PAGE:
Sunday, September 09, 2007

reductionism and God

Donald Crankshaw mentions this post by Joe Carter about Roy Clauser's account of reductionism. I've called reductionism an intellectual disease in the past, and argued against it elsewhere, so I was predictably interested when someone claimed that reductionism is a consequence of the godless intellect. But Clauster's argument is disapointing on two scores. First, he mischaracterizes Platonism, and second, he defines "reductionism" to include everything, even the opposite of reductionism, as long as God isn't invoked.

First on Platonism: it is very difficult to try to summarize a complex philosophical position in one or two paragraphs, and even more difficult to do so when you are not sympathetic with the position. But Clauster should know this, and so he should take extra care when doing so. In particular, his description of Platonism refers to abstract objects as existing in "another dimension of reality in which there are real things called numbers". Dimensions are spatial objects, and the implication is that abstract objects are sitting around somewhere as if the set of even numbers might have been left on top of the set of primes, so that it must be moved to get to the primes.

Platonism is not like this. To a Platonist, numbers and sets are real in this dimension, not some other dimension. When a Platonist says that numbers and sets are real, we don't mean that they are real like chairs and planets; we mean that they are real like numbers and sets. They have no mass, no position, no time. Questions like "Where are they?", "When are they?", "Where did they come from?", "What is going to happen to them?" simply do not apply. Platonism isn't even a subtle philosophical position; it is the natural position. Why is 1+1=2? Well, just because 1 is the sort of thing that when added to itself give you another thing, 2. By calling them things, you are implying that they exist.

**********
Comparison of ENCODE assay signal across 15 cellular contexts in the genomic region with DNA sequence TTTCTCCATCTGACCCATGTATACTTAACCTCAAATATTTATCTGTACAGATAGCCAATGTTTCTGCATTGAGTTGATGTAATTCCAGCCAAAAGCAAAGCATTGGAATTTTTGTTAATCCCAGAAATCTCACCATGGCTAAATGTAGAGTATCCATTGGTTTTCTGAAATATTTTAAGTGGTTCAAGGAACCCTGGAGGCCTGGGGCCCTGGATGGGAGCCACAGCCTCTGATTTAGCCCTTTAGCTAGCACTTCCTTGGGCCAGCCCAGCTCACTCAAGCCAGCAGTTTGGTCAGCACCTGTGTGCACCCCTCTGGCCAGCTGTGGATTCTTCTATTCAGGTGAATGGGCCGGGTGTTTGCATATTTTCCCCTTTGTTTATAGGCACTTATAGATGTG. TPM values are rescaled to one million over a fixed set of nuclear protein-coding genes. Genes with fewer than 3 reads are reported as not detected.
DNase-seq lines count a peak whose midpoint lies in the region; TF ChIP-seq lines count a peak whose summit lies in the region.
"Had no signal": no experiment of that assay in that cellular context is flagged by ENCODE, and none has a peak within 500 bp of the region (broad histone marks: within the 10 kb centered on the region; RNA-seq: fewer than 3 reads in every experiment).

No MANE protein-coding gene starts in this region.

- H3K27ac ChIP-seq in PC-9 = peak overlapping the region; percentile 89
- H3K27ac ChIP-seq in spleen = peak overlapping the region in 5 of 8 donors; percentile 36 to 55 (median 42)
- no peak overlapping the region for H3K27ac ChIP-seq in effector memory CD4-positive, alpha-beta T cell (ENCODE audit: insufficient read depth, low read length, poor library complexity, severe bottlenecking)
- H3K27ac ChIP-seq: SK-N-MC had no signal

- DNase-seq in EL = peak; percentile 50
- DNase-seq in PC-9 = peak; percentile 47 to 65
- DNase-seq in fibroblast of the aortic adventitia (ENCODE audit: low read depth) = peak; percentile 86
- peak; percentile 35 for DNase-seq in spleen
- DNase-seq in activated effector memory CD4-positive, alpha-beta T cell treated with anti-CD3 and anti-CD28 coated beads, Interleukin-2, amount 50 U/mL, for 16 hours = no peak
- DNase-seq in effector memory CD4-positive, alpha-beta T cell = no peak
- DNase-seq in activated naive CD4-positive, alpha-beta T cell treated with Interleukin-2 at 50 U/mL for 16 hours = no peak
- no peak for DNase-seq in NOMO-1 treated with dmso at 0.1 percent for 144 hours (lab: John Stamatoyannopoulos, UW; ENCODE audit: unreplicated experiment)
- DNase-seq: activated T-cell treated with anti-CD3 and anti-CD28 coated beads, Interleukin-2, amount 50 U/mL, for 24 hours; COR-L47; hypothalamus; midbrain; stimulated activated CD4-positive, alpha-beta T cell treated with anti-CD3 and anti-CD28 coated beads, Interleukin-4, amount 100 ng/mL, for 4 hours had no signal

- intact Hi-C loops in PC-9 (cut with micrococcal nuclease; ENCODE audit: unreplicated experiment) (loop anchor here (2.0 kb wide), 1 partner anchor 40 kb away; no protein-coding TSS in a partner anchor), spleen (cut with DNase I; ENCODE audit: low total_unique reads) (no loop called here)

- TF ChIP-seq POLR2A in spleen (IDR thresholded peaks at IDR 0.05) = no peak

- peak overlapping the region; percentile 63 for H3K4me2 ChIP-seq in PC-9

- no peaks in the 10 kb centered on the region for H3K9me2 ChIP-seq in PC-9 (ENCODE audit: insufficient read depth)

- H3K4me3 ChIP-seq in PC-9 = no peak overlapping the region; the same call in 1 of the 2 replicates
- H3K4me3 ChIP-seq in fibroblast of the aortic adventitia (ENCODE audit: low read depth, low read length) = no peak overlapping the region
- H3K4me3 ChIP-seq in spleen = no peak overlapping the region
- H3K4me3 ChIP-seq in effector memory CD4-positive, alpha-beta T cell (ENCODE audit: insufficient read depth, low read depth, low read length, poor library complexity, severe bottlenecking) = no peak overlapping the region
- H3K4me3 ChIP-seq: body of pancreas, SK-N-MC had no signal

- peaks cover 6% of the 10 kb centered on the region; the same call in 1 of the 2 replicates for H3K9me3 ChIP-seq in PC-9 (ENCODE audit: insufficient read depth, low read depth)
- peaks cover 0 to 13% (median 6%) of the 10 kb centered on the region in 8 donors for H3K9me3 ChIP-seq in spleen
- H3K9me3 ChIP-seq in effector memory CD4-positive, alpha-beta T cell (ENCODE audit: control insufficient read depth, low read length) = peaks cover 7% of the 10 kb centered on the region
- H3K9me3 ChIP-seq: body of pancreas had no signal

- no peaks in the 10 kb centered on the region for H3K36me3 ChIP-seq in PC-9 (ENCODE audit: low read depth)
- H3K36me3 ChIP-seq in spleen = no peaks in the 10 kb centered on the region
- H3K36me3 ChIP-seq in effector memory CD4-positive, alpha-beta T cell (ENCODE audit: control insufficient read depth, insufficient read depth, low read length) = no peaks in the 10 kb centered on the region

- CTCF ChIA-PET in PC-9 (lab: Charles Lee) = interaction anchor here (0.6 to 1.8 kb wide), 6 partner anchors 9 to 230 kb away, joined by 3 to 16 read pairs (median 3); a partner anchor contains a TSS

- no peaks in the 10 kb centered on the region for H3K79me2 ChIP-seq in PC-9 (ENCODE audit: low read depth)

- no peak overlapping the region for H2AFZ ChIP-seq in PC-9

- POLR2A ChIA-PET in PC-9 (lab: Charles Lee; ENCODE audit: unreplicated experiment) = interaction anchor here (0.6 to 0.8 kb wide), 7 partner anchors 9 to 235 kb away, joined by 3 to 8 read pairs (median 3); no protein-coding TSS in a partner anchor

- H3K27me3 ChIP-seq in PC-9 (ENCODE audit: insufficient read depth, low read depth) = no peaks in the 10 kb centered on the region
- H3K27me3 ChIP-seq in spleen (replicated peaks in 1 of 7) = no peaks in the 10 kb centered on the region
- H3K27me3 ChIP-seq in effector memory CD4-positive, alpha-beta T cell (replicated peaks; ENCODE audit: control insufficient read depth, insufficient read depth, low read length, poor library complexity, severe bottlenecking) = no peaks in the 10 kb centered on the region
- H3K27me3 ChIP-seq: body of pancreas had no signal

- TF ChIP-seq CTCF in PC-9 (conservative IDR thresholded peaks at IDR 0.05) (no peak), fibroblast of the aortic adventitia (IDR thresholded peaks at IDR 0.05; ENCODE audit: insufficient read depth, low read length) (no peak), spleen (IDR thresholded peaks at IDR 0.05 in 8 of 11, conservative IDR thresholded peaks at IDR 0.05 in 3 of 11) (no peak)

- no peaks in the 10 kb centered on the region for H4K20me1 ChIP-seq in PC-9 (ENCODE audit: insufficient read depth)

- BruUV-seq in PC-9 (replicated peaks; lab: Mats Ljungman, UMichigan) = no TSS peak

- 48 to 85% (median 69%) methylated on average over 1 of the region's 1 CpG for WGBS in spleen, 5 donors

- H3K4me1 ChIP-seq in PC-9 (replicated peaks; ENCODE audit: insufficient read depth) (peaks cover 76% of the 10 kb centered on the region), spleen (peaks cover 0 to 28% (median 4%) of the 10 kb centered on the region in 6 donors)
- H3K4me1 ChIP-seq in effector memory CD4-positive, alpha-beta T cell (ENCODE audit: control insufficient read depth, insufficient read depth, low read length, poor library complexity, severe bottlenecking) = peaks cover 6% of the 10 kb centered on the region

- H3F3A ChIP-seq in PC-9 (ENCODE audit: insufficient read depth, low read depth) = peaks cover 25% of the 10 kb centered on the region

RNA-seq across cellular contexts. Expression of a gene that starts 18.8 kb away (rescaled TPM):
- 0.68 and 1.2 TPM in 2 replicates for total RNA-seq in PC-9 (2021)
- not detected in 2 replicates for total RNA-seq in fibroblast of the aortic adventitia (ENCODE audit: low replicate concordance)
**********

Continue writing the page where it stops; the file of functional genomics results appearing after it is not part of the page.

Platonism is just the rejection of complex philosophy about what numbers are. Some people, for example, have argued that numbers are just marks on paper and that the rules of mathematics are just arbitrary rules. But then they have to answer questions like this: in the equation 1+1=2, what do the first 1 and the second 1 have in common? On paper they are different marks. And what do they have in common with the other instances of the mark that would be written in the rules? The simple, natural, pre-philosophical answer is just this: the equation isn't about the marks. Rather, the mark 1 represents a thing, a number. And the rules are written to be correct rules that go with the numbers.

Platonism is a form of realism. It is the claim that numbers are real in themselves and cannot be reduced to anything else. This is the opposite of reductionism. Reductionism (of numbers) is the claim that numbers aren't real in themselves; they are in fact something else: marks on paper, thoughts in the head, collections of physical objects, etc. By taking a realist theory and calling it reductionist, Clauser is making the word apply to the very thing that it is supposed to exclude, thereby twisting the word into something entirely different than its common meaning.

What is even more peculiar is that Clauser seems to be a Platonist and not realize it. At least his account of numbers is something that sounds perfectly fine to a Platonist:
We abstract that quantity and set up a symbol system to represent it. And we discover relationships among those quantities. The symbol system is our invention, but we find quantities and their relations in God’s creation.
You can't "find" quantities and "discover" relationships among quantities unless the quantities are real. If quantities (that is, numbers) were fictitious then you could invent them and their relationships, but not discover them. To discover relationships among things, the things have to be there to be investigated and understood. They have to be real.

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